The same idea holds true for writing. When we read something that has been written down, we don’t stop and think about the fact that everything we perceive consists of arbitrary lines on a piece of paper. Our language has evolved such that it consists of twenty-six standard letters—these are the ones that we learn as children, and combine to form the words and sentences that are the basis of our lives. I read an interesting factoid on the internet recently, that every book you have ever read is just a different combination of the same twenty-six letters. That fact is simply mind-boggling. Think about everything you’ve ever read, ever could read, or ever will be written. Ever. All of it draws from the same pool of twenty-six letters. Our language knows no bounds. Our letters and words can be combined in infinite ways to create infinite stories. Another relatively common internet saying is that if you give a million monkeys a million typewriters and put them in a room for a million years, one will eventually type out Hamlet. While this is exaggerated for comedic effect, the basic principle still stands. Given enough time, any particular combination of words and letters will be formed. Considering the vast endlessness of possibility when it comes to composing written work, it seems unlikely that The Great Gatsby, Huck Finn, or your book of choice would ever come into existence. At the risk of over-using the word miraculous, in some sense, it really is.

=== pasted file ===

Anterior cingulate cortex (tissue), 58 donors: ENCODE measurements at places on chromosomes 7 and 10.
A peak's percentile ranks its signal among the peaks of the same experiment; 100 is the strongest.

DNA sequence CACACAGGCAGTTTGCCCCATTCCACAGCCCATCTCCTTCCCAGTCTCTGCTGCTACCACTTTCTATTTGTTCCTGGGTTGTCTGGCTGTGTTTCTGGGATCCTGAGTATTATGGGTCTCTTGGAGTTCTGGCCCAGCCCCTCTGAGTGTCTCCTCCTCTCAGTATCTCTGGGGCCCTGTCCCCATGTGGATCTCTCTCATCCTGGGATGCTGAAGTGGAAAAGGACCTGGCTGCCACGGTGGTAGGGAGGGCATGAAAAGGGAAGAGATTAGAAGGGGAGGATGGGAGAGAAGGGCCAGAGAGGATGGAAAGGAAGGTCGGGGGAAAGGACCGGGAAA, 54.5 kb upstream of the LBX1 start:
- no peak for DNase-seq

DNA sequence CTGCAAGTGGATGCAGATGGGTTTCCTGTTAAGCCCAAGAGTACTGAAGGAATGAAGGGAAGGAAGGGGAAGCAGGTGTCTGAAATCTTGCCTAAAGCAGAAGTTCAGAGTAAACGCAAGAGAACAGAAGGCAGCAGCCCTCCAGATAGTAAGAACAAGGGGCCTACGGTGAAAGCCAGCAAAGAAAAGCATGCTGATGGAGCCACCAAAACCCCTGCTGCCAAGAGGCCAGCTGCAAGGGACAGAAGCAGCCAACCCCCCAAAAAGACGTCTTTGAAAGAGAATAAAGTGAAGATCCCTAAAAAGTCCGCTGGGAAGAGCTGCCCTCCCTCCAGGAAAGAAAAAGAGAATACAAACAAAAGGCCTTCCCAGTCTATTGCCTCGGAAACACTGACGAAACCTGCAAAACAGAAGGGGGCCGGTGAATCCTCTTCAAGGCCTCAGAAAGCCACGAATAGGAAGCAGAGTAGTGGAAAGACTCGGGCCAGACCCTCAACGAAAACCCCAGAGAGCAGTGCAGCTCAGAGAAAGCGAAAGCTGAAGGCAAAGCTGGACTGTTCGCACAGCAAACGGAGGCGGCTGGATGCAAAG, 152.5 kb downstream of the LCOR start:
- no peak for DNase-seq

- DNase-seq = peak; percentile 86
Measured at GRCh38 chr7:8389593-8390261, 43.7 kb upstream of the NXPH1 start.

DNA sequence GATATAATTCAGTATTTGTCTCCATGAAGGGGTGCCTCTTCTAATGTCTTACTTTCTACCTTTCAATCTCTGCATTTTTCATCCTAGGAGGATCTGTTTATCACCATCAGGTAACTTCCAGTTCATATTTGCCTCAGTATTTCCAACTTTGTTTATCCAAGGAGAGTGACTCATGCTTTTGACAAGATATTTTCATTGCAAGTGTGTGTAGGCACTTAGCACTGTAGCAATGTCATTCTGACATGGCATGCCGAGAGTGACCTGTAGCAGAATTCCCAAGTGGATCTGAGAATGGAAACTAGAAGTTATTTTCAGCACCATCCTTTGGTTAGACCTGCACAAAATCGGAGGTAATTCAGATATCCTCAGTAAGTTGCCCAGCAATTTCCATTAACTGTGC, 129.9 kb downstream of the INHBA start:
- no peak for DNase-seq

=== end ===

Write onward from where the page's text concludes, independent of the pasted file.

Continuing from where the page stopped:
On a related note, one of my favorite books when I was a child pertained to this very topic of language and meaning: Frindle by Andrew Clements. I actually still love this book to this day. (Just because it is a children’s book does not in fact mean that it cannot be enjoyable and/or instructive for adults as well, but that is a discussion for another time.) The basic plot is that a grade-school student decides that there is no reason why the word ‘frindle’ can’t be used to refer to the item we now call a pen, so he starts a school-wide campaign to get the word officially changed. He is vehemently opposed by the seemingly-Draconian English teacher, but it is later revealed that she was in favor of the idea the whole time, utilizing reverse-psychology tactics to encourage him. This concept of the dissociation between words and what they are meant to describe has come up on multiple occasions in the two-plus years I have been studying at college, and I find myself thinking of Frindle each time it does. At first, I was surprised that I could relate such a large percentage of what I was learning to a children’s book, but the more it came up, the more I came to realize how important and universal the concept is; it is always in the background of our lives. Clements is actually quite smart to have written a book for children on this topic, as it gets them thinking about words and the arbitrariness of their meanings.